A View of Customer-Centric HR

30 Aug

Most HR professionals focus their efforts on maintaining strong relationships with employees. While helping employees succeed is important to any company, HR professionals who operate solely for their workers are missing out on an opportunity to benefit an organization in other tangible ways.

One of the best ways to improve HR practices is by understanding that a company’s clients are also an HR department’s customers. By interacting with customers and improving customer relations, an HR department can create systems that help train, retain, and reward employees. Keep reading to find out how an HR department can evolve into a customer-focused department.

Change the Approach
In order to bring an entire company’s focus onto its customers, an HR department has to change its way of thinking. Rather than focusing entirely on the inner workings of an office, HR professionals should shift focus to include outside influences, particularly the customer experience.

According to Dave Ulrich, a management professor at the University of Michigan, a company can focus on not only being an organization that top candidates flock to, but also on acting as a company that employs people who draw in clients, the Society for Human Resource Management reported.

“Almost every HR practice can be filtered through the eyes of the customer,” Ulrich told SHRM.

He went on to say an integrated relationship among employees, customers, and an HR department is gaining in popularity, making it essential for companies to get on board with the trend before they get left behind.

Implement Training Programs
If a company wants to improve its client relationships, the first place to begin is with employee management strategies, particularly training employees. With sales- or customer-based companies, it’s important for managers and supervisors to train employees how to balance customer relationships with efficiency.

These training sessions should center on developing and maintaining positive client partnerships—HR staff can develop training packets and programs that show new hires the best ways to forge these relationships, as well as effective techniques to dealing with difficult clients and ways to keep companies coming back for more.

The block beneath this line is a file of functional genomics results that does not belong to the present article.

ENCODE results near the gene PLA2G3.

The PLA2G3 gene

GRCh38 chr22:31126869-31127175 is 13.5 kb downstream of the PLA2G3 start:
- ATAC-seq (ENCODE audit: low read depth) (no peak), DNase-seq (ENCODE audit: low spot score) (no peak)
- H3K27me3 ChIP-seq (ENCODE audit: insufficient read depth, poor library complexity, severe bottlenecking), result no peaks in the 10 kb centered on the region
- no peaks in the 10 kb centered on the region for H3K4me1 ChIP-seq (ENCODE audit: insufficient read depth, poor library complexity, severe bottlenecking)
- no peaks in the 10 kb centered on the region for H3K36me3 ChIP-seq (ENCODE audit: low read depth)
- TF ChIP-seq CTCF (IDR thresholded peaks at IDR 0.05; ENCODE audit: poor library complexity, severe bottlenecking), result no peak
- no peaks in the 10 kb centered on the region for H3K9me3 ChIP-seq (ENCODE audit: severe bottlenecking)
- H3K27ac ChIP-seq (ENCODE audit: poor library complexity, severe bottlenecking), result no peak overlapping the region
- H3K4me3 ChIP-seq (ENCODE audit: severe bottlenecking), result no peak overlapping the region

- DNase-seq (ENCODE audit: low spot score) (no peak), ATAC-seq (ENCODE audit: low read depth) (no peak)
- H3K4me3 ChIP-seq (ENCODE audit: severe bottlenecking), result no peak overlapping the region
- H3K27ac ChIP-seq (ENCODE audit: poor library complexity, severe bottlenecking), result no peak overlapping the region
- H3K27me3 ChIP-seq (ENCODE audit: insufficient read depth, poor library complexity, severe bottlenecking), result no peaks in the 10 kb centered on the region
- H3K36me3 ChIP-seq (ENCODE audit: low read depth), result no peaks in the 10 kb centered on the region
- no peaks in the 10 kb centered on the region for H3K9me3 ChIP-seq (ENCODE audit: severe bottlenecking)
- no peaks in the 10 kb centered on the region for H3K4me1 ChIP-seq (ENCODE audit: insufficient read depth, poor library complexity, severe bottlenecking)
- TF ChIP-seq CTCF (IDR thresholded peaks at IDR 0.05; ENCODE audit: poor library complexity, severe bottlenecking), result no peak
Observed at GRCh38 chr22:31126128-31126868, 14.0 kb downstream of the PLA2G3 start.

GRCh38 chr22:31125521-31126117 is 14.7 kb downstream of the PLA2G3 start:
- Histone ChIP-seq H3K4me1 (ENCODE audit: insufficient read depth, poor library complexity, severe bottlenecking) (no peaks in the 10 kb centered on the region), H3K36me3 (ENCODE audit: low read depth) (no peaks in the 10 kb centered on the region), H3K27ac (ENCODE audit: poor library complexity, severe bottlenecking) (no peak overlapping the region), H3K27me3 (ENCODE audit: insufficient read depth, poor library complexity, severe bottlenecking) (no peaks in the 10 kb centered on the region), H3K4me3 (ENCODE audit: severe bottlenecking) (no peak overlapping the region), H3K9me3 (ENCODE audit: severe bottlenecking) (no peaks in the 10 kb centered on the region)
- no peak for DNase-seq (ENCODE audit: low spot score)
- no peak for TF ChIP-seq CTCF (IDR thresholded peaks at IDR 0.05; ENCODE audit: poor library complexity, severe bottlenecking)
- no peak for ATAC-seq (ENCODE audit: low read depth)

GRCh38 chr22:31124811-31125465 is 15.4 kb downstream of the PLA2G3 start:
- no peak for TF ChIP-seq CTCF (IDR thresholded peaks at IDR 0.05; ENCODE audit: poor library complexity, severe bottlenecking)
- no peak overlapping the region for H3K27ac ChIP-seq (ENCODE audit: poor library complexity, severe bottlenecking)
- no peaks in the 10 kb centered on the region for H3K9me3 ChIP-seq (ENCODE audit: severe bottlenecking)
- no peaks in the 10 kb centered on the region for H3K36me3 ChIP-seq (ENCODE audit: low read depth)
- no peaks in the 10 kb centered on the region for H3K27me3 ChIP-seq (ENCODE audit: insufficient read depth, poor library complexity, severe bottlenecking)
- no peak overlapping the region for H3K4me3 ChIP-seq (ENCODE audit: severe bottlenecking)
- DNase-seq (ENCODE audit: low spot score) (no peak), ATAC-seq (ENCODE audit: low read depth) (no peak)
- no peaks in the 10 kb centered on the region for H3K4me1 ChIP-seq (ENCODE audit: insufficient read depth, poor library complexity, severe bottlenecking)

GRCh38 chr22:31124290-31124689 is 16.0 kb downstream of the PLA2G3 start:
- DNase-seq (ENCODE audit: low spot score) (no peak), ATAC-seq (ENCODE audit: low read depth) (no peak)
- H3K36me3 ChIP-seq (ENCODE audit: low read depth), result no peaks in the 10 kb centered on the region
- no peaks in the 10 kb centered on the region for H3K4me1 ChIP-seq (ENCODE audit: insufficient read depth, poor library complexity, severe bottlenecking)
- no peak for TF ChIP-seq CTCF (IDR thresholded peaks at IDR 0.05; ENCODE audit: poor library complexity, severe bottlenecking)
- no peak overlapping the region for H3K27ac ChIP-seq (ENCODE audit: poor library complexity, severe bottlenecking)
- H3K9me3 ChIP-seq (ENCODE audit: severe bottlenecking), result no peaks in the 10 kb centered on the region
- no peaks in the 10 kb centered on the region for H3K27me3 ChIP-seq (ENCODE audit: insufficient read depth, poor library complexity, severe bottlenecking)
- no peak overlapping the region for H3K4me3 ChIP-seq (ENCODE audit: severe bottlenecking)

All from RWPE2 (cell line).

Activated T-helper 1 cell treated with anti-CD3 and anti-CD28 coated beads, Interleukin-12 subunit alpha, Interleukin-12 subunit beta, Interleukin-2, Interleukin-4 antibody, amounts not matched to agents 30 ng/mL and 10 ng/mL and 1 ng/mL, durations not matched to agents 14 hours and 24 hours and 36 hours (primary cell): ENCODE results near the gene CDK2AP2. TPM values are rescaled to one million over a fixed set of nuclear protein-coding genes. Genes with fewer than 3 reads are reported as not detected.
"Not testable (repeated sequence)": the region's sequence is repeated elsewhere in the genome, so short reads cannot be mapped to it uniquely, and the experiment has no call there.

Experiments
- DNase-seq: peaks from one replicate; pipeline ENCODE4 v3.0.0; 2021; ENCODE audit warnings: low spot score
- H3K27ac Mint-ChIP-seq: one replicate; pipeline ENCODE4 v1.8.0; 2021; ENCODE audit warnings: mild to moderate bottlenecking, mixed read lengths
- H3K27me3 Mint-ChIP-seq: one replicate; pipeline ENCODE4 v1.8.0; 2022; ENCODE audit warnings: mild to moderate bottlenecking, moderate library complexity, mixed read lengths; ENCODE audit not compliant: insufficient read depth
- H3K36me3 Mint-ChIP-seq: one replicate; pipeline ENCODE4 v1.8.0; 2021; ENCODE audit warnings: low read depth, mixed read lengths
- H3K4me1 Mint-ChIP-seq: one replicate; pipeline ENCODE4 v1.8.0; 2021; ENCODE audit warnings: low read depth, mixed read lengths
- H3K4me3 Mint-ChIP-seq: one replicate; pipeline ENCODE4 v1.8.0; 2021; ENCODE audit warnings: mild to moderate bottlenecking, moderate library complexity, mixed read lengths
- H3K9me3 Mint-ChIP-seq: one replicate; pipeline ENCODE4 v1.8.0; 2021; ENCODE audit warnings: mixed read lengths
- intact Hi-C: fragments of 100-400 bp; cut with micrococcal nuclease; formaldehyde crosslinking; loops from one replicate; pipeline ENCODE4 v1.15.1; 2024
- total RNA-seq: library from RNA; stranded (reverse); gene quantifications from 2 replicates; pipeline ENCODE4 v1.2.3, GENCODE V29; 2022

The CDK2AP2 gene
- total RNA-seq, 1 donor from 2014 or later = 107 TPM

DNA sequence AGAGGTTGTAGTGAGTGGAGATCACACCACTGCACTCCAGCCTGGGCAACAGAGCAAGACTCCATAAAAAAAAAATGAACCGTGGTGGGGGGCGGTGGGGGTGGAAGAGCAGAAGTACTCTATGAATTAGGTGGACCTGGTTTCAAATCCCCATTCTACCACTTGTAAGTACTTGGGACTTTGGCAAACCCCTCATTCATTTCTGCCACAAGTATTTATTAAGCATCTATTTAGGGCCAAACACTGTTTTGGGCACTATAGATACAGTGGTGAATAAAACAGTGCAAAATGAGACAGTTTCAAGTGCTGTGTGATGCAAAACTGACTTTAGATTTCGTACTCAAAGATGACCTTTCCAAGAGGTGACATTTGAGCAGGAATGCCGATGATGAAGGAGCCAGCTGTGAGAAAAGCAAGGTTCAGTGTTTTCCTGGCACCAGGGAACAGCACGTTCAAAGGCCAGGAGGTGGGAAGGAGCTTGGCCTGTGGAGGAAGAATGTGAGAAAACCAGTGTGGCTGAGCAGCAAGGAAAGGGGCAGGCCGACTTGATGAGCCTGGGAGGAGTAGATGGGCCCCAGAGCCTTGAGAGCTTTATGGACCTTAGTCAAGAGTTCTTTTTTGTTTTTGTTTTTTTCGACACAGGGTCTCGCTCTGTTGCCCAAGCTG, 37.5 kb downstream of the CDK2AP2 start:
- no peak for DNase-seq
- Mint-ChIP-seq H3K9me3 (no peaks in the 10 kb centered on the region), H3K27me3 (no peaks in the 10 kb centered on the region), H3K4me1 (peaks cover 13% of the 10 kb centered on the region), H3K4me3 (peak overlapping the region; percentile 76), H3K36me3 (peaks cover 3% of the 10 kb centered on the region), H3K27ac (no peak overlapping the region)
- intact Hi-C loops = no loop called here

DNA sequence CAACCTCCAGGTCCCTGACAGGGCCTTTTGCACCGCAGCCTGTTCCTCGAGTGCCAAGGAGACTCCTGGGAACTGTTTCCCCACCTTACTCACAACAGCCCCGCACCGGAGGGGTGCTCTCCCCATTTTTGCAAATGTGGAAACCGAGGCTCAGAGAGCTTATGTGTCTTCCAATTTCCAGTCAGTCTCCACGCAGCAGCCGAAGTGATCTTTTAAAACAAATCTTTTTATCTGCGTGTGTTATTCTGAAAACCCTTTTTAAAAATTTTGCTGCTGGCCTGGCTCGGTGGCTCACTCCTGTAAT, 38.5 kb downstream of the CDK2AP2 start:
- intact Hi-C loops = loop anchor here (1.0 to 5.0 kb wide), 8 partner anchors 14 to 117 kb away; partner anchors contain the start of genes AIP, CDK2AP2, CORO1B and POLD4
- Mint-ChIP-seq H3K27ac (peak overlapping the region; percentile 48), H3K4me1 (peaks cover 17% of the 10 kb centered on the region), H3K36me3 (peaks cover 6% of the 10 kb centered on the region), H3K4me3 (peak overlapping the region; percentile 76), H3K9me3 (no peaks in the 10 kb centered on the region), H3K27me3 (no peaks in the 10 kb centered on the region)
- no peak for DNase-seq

HR professionals can enlist the talents of top salespeople or employees who best exemplify customercentric traits a company is striving for. These training sessions remind employees of the importance of clients in their business and can improve sales and communication skills across an organization.

Establish a Positive Company Culture
HR professionals understand better than most how essential a positive company culture is to overall business success. When employees feel uncomfortable contacting their supervisors or have a negative opinion about their jobs, they are far less likely to succeed.

An office or employee with low morale may also be looking out for the next job opportunity. This is a huge detriment to a company—disengaged workers generally feel unattached to their jobs, and that translates onto customers as well. Although this is not an easy fix, HR staff would be wise to focus internal efforts on opening the lines of communication with workers, invite questions or concerns from employees, and encourage camaraderie between workers.

When workers feel optimistic about their jobs and engaged with the task at hand, they are more receptive to the idea of strengthening client relationships. By helping workers focus on client relationships, an HR department can greatly benefit a company. These improvements may feel like they are happening organically, as employees gain the drive to thrive in client communications on a regular basis.

Set up Rewards Programs
There are few greater ways to increase performance than through strong incentive programs. Companies can set up plans that financially reward strong sales numbers—a common practice—but can also set up systems that recognize the hard work it takes to improve client retention and satisfaction.

One way an HR department can increase client retention and happiness is by involving customers in the process. HR professionals can reach out to clients and ask them about their interactions with staff members who handled their business. If an employee receives a certain number of positive reviews, he or she can earn financial incentives such as bonuses, days off from work, gift cards, or tickets to a popular sporting event. The specifics are up to company officials, but the general rule applies that employees who have incentives to work toward excel in the workplace—including improved client relationships.

Learn More About Clients
Improving customer relationships can come from within a corporation, but HR departments that are looking to truly transform the way a company does business may want to enlist the help of current customers. According to the SHRM, HR professionals can go to sales meetings to gather information from clients.

HR teams should be clear that this is not an assessment of what clients want out of an experience and can stress to customers that a company wants to hear their input and include them in the process of improving product delivery and company practices.

Focusing on customers rather than employees can be a big adjustment for HR professionals, but implementing effective changes can help employees succeed and keep clients happy.

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